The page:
Priceline.com Inc. increased 3.8 percent to $765.41, the highest since May 1999. The largest U.S. online-travel agent by market value reported first-quarter profit and sales that exceeded analysts’ estimates as travelers used the site to book hotel rooms.
Nvidia climbed 4.5 percent to $14.54 after the maker of graphics processors said net income rose to $77.9 million, or 13 cents a share, in the quarter ended April 28. Sales increased 3.2 percent to $954.7 million. Analysts on average had forecast earnings of 10 cents on sales of $940.7 million.
About 72 percent of S&P 500 companies that have reported quarterly results since the start of the earnings season have exceeded analysts’ profit estimates, while 52 percent missed sales projections, according to data compiled by Bloomberg.
Warner Chilcott Plc soared 20 percent to $18.01 after Actavis Inc. said it’s in early-stage talks to buy the drugmaker. Actavis, the largest U.S. maker of generic drugs by market value, jumped 12 percent, the most in the S&P 500, to $119.86.
The discussions come just a few weeks after Actavis weighed a merger with fellow generics maker Valeant Pharmaceuticals International Inc., said people familiar with the process, who asked not to be named because the negotiations are private.
Molycorp Inc. (MCP) surged 31 percent, its biggest increase ever, to $7.34 after posting a net loss of 15 cents a share for the first quarter. Analysts had predicted a loss of 30 cents apiece, according to a Bloomberg survey. Revenue of $146.4 million beat the median analyst estimate of $137.3 million.
Energy companies posted the biggest decline out of 10 S&P 500 groups, erasing 0.5 percent as crude prices fell for a second day. The price of oil slid 0.4 percent to settle at $96.04 a barrel, as the dollar climbed, reducing the appeal of raw materials priced in the U.S. currency. Gold for June delivery fell by the most in a week. Exxon Mobil Corp. dropped 1 percent to $90.14, while Chevron Corp. erased 0.3 percent to $123.23.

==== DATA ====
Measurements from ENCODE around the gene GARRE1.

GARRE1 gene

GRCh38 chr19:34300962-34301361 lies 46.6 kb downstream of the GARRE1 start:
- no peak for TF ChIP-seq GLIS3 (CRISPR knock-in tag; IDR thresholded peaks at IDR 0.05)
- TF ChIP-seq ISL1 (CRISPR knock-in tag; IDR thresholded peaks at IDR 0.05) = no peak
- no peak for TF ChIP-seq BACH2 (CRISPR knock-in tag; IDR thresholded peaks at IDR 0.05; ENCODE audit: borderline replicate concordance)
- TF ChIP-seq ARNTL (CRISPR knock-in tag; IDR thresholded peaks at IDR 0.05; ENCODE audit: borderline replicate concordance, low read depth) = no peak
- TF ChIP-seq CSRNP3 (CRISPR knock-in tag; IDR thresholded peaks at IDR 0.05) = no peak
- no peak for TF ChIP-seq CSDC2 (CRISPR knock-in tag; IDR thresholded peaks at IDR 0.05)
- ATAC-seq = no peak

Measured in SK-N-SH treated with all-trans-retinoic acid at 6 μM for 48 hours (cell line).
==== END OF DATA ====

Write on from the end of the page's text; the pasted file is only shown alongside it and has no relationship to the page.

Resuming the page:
Apple (AAPL) sank 0.8 percent to $452.97, after earlier rising as much as 0.6 percent. While the iPhone maker has jumped 16 percent since hitting a 16-month low on April 19, shares failed to stay above their 100-day moving average of $460.43, according to Bloomberg data. Apple closed above the 100-day moving average on May 8 for the first time since October 2012, the data show.
CareFusion Corp. (CFN) tumbled 3.1 percent, the second-most in the S&P 500, to $33.59. The maker of medical pumps, ventilators and medicine dispensers said sales for 2013 will be flat to down by a “low” single-digit percent. The San Diego-based company had predicted in February revenue would increase 1 to 3 percent.
Hess Corp. fell for the fifth straight day, losing 2.3 percent to $69.30. The oil company that’s in a proxy battle with billionaire Paul Singer’s Elliott Management Corp. will strip Chief Executive officer John B. Hess of the chairmanship after its annual meeting next week.
John Krenicki, a company nominee and former CEO of General Electric Co.’s energy unit, will become chairman if he’s elected to the board at the May 16 meeting.